Angular impulse ΔL (no common symbol) \Delta \mathbf{L} = \int_{t_1}^{t_2} \boldsymbol{\tau}\mathrm{d} t \,\! kg m2 s−1 [M][L]2[T]−1

### General energy definitions

Quantity (common name/s) (Common) symbol/s Defining equation SI units Dimension
Mechanical work due

to a Resultant Force

W W = \int_C \mathbf{F} \cdot \mathrm{d} \mathbf{r} \,\! J = N m = kg m2 s−2 [M][L]2[T]−2
Work done ON mechanical

system, Work done BY

WON, WBY \Delta W_\mathrm{ON} = - \Delta W_\mathrm{BY} \,\! J = N m = kg m2 s−2 [M][L]2[T]−2
Potential energy φ, Φ, U, V, Ep \Delta W = - \Delta V \,\! J = N m = kg m2 s−2 [M][L]2[T]−2
Mechanical power P P = \mathrm{d}E/\mathrm{d}t \,\! W = J s−1 [M][L]2[T]−3

Every conservative force has a potential energy. By following two principles one can consistently assign a non-relative value to U:

• Wherever the force is zero, its potential energy is defined to be zero as well.
• Whenever the force does work, potential energy is lost.

### Generalized mechanics

Quantity (common name/s) (Common) symbol/s Defining equation SI units Dimension
Generalized coordinates q, Q varies with choice varies with choice
Generalized velocities \dot{q},\dot{Q} \,\! \dot{q}\equiv \mathrm{d}q/\mathrm{d}t \,\! varies with choice varies with choice
Generalized momenta p, P p = \partial L /\partial \dot{q} \,\! varies with choice varies with choice
Lagrangian L L(\mathbf{q},\mathbf{\dot{q}},t) = T(\mathbf{\dot{q}})-V(\mathbf{q},\mathbf{\dot{q}},t) \,\!

where \mathbf{q}=\mathbf{q}(t) \,\! and p = p(t) are vectors of the generalized coords and momenta, as functions of time

J [M][L]2[T]−2
Hamiltonian H H(\mathbf{p},\mathbf{q},t) = \mathbf{p}\cdot\mathbf{\dot{q}} - L(\mathbf{q},\mathbf{\dot{q}},t) \,\! J [M][L]2[T]−2
Action, Hamilton's principal function S, \scriptstyle{\mathcal{S}} \,\! \mathcal{S} = \int_{t_1}^{t_2} L(\mathbf{q},\mathbf{\dot{q}},t) \mathrm{d}t \,\! J s [M][L]2[T]−1

## Kinematics

In the following rotational definitions, the angle can be any angle about the specified axis of rotation. It is customary to use θ, but this does not have to be the polar angle used in polar coordinate systems. The unit axial vector

\bold{\hat{n}} = \bold{\hat{e}}_r\times\bold{\hat{e}}_\theta \,\!

defines the axis of rotation, \scriptstyle \bold{\hat{e}}_r \,\! = unit vector in direction of r, \scriptstyle \bold{\hat{e}}_\theta \,\! = unit vector tangential to the angle.

Translation Rotation
Velocity Average:
\mathbf{v}_{\mathrm{average}} = {\Delta \mathbf{r} \over \Delta t}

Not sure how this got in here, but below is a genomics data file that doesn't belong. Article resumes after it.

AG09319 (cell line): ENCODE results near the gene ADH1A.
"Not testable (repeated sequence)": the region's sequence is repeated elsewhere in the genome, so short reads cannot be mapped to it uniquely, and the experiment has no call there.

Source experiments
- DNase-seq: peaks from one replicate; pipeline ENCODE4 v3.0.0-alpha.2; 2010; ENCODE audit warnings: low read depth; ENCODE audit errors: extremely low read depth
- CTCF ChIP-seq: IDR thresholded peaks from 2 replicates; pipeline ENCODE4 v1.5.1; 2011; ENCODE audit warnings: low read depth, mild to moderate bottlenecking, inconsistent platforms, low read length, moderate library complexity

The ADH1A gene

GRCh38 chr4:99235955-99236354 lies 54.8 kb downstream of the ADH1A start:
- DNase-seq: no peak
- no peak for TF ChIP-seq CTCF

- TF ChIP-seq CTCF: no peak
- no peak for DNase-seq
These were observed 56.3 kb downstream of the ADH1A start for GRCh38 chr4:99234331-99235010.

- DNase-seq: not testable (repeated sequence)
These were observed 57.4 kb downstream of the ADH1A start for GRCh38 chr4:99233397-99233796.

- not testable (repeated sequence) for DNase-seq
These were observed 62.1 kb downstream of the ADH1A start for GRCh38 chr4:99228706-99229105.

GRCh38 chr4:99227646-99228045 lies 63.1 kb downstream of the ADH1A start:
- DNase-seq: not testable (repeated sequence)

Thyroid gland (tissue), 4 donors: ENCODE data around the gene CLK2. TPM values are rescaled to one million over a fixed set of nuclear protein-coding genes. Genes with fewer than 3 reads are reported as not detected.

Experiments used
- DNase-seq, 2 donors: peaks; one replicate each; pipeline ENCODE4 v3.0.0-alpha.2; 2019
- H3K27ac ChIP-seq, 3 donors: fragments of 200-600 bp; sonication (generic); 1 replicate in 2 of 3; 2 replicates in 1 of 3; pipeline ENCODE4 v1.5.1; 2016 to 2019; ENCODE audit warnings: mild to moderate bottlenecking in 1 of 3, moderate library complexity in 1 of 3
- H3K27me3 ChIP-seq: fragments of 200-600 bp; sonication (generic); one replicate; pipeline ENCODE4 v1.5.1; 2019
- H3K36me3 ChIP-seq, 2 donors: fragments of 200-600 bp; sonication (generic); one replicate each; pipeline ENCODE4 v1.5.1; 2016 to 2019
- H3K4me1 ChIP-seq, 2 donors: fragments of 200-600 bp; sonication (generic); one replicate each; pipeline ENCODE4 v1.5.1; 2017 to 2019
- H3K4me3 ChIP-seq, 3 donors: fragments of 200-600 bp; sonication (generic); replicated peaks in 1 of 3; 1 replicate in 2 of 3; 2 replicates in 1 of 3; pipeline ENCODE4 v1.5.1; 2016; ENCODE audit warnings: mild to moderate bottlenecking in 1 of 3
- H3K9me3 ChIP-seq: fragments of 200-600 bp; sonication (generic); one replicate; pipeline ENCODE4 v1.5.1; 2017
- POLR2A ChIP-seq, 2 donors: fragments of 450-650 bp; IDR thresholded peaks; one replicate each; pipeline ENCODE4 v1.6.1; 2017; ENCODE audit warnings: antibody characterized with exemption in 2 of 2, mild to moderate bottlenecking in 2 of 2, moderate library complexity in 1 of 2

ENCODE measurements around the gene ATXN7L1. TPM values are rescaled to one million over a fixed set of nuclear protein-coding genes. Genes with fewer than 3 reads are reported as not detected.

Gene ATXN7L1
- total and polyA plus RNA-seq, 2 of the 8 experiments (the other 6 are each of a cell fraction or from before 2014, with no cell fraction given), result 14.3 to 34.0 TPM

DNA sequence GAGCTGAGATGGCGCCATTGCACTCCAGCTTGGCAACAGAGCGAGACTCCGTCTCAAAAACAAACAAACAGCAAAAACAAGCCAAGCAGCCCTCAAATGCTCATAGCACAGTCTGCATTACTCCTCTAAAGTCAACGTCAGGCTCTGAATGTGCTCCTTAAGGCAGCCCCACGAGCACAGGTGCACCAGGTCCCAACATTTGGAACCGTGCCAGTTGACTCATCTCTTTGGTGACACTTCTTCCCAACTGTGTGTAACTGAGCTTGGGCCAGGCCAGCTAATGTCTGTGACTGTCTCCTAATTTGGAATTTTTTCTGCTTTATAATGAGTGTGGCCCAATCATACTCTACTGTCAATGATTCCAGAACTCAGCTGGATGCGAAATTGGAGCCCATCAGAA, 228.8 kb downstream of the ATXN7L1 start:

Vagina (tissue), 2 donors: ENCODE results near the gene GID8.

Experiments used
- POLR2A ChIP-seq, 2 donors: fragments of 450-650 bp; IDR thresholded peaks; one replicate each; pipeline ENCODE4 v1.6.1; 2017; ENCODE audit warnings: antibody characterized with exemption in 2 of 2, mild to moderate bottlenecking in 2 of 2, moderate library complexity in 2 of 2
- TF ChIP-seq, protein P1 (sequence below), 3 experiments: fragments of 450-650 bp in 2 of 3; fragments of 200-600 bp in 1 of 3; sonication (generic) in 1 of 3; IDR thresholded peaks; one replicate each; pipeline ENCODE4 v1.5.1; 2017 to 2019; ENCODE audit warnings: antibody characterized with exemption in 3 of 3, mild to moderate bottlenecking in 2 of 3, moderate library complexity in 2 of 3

Instantaneous:

\mathbf{v} = {d\mathbf{r} \over dt}
Angular velocity
\boldsymbol{\omega} = \bold{\hat{n}}\frac = \frac{\Delta\mathbf{v}}{\Delta t}

Instantaneous:

\mathbf{a} = \frac{d\mathbf{v}}{dt} = \frac{d^2\mathbf{r}}{dt^2}
Angular acceleration
\boldsymbol{\alpha} = \frac\frac = \frac{\Delta\mathbf{a}}{\Delta t}

Instantaneous:

\mathbf{j} = \frac{d\mathbf{a}}{dt} = \frac{d^2\mathbf{v}}{dt^2} = \frac{d^3\mathbf{r}}{dt^3}
Angular jerk
\boldsymbol{\zeta} = \frac\frac\frac{dt} = \frac{d(m\mathbf{v})}{dt} \\ & = m\mathbf{a} + \mathbf{v}\frac{dt} = \frac{d^2\mathbf{p}}{dt^2} = \frac{d^2(m\mathbf{v})}{dt^2} \\ & = m\mathbf{j} + \mathbf{2a}\frac

where w is the weight of the spinning flywheel.

## Energy

The mechanical work done by an external agent on a system is equal to the change in kinetic energy of the system:

General work-energy theorem (translation and rotation)

The work done W by an external agent which exerts a force F (at r) and torque τ on an object along a curved path C is:

W = \Delta T = \int_C \left ( \mathbf{F} \cdot \mathrm{d} \mathbf{r} + \boldsymbol{\tau} \cdot \mathbf{n} {\mathrm{d} \theta} \right ) \,\!

where θ is the angle of rotation about an axis defined by a unit vector n.

Kinetic energy
\Delta E_k = W = \frac{1}{2} m(v^2 - {v_0}^2)
Elastic potential energy

For a stretched spring fixed at one end obeying Hooke's law:

\Delta E_p = \frac{1}{2} k(r_2-r_1)^2 \,\!

where r2 and r1 are collinear coordinates of the free end of the spring, in the direction of the extension/compression, and k is the spring constant.

## Euler's equations for rigid body dynamics

Euler also worked out analogous laws of motion to those of Newton, see Euler's laws of motion. These extend the scope of Newton's laws to rigid bodies, but are essentially the same as above. A new equation Euler formulated is:[10]

\mathbf{I} \cdot \boldsymbol{\alpha} + \boldsymbol{\omega} \times \left ( \mathbf{I} \cdot \boldsymbol{\omega} \right ) = \boldsymbol{\tau} \,\!

where I is the moment of inertia tensor.

## General planar motion

The previous equations for planar motion can be used here: corollaries of momentum, angular momentum etc. can immediately follow by applying the above definitions. For any object moving in any path in a plane,

\mathbf{r}= \bold{r}(t) = r\bold{\hat{e}}_r \,\!

the following general results apply to the particle.

Kinematics Dynamics
Position

\mathbf{r} =\bold{r}\left ( r,\theta, t \right ) = r \bold{\hat{e}}_r

Velocity
\mathbf{v} = \bold{\hat{e}}_r \frac{\mathrm{d} r}{\mathrm{d}t} + r \omega \bold{\hat{e}}_\theta
Momentum
\mathbf{p} = m \left(\bold{\hat{e}}_r \frac{\mathrm{d} r}{\mathrm{d}t} + r \omega \bold{\hat{e}}_\theta \right)